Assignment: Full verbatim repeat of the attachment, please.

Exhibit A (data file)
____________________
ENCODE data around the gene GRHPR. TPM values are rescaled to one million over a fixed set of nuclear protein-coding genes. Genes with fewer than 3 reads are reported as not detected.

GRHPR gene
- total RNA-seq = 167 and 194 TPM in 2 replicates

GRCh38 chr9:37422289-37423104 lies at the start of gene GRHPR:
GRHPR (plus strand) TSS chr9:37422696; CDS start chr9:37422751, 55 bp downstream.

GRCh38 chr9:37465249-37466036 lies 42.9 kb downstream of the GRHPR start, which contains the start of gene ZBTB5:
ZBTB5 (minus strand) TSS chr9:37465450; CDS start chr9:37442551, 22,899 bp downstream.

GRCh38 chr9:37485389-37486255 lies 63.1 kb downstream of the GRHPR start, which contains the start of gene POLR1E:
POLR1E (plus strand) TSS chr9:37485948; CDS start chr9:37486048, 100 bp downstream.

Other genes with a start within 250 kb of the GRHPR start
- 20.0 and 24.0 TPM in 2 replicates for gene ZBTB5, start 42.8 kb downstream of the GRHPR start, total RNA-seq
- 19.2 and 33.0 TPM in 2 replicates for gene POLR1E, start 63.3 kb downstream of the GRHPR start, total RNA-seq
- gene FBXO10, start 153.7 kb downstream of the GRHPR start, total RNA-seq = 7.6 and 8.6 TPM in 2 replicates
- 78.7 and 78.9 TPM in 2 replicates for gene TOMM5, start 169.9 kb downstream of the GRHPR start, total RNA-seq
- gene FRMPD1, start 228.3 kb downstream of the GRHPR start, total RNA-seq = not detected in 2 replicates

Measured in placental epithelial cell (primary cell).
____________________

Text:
ENCODE data around the gene GRHPR. TPM values are rescaled to one million over a fixed set of nuclear protein-coding genes. Genes with fewer than 3 reads are reported as not detected.

GRHPR gene
- total RNA-seq = 167 and 194 TPM in 2 replicates

GRCh38 chr9:37422289-37423104 lies at the start of gene GRHPR:
GRHPR (plus strand) TSS chr9:37422696; CDS start chr9:37422751, 55 bp downstream.

GRCh38 chr9:37465249-37466036 lies 42.9 kb downstream of the GRHPR start, which contains the start of gene ZBTB5:
ZBTB5 (minus strand) TSS chr9:37465450; CDS start chr9:37442551, 22,899 bp downstream.

GRCh38 chr9:37485389-37486255 lies 63.1 kb downstream of the GRHPR start, which contains the start of gene POLR1E:
POLR1E (plus strand) TSS chr9:37485948; CDS start chr9:37486048, 100 bp downstream.

Other genes with a start within 250 kb of the GRHPR start
- 20.0 and 24.0 TPM in 2 replicates for gene ZBTB5, start 42.8 kb downstream of the GRHPR start, total RNA-seq
- 19.2 and 33.0 TPM in 2 replicates for gene POLR1E, start 63.3 kb downstream of the GRHPR start, total RNA-seq
- gene FBXO10, start 153.7 kb downstream of the GRHPR start, total RNA-seq = 7.6 and 8.6 TPM in 2 replicates
- 78.7 and 78.9 TPM in 2 replicates for gene TOMM5, start 169.9 kb downstream of the GRHPR start, total RNA-seq
- gene FRMPD1, start 228.3 kb downstream of the GRHPR start, total RNA-seq = not detected in 2 replicates

Measured in placental epithelial cell (primary cell).